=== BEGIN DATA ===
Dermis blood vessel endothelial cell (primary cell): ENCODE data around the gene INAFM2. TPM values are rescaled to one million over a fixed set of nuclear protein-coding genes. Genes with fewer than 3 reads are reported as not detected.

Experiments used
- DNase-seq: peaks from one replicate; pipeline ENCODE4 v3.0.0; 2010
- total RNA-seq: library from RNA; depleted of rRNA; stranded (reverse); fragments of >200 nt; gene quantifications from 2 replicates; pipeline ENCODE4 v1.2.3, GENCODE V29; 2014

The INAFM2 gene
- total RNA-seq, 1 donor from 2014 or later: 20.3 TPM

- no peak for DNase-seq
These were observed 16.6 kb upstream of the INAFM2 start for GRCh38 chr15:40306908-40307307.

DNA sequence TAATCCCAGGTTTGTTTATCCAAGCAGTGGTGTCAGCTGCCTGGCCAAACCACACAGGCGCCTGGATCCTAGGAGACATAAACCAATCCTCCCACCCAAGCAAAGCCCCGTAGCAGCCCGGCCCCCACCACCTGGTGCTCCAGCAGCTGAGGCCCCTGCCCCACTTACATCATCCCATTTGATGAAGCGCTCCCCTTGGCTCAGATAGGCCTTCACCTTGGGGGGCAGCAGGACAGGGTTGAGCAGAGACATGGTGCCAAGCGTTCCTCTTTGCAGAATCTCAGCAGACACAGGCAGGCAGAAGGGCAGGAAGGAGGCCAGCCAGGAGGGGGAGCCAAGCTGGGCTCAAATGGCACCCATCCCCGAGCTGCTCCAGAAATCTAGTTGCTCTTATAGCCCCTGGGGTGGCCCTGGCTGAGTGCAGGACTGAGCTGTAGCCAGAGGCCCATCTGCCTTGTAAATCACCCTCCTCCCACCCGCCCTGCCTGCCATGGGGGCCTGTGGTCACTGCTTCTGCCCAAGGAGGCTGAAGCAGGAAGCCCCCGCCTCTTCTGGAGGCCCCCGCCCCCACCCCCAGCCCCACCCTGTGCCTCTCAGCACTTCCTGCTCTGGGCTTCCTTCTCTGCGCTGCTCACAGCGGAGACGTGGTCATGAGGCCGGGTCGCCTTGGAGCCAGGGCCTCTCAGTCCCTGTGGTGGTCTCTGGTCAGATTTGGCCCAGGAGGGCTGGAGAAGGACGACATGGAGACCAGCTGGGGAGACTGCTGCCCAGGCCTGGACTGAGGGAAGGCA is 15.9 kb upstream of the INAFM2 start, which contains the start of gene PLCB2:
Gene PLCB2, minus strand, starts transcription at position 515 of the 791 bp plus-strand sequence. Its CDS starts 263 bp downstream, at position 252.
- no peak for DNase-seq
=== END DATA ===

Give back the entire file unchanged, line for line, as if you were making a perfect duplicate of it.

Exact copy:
Dermis blood vessel endothelial cell (primary cell): ENCODE data around the gene INAFM2. TPM values are rescaled to one million over a fixed set of nuclear protein-coding genes. Genes with fewer than 3 reads are reported as not detected.

Experiments used
- DNase-seq: peaks from one replicate; pipeline ENCODE4 v3.0.0; 2010
- total RNA-seq: library from RNA; depleted of rRNA; stranded (reverse); fragments of >200 nt; gene quantifications from 2 replicates; pipeline ENCODE4 v1.2.3, GENCODE V29; 2014

The INAFM2 gene
- total RNA-seq, 1 donor from 2014 or later: 20.3 TPM

- no peak for DNase-seq
These were observed 16.6 kb upstream of the INAFM2 start for GRCh38 chr15:40306908-40307307.

DNA sequence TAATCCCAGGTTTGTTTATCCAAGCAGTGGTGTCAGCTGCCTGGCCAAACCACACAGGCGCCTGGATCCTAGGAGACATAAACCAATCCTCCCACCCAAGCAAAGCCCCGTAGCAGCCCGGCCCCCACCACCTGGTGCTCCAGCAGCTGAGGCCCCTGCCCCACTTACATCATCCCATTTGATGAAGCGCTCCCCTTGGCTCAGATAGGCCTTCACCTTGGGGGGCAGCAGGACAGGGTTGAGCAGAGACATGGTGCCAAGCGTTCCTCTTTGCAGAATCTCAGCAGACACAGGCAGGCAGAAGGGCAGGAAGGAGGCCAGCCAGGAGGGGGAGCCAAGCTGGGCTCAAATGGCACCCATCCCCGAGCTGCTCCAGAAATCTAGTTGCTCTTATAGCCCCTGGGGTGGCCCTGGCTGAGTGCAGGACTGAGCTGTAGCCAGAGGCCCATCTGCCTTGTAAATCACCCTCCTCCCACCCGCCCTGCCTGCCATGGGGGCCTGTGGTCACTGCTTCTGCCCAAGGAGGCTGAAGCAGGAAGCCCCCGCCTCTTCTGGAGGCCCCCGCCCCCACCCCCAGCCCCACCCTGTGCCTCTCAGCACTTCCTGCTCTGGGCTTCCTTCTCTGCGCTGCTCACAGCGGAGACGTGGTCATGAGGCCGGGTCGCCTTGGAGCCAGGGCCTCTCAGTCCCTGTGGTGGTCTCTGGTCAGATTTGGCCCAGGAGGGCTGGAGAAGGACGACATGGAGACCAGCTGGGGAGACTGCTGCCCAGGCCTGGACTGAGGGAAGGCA is 15.9 kb upstream of the INAFM2 start, which contains the start of gene PLCB2:
Gene PLCB2, minus strand, starts transcription at position 515 of the 791 bp plus-strand sequence. Its CDS starts 263 bp downstream, at position 252.
- no peak for DNase-seq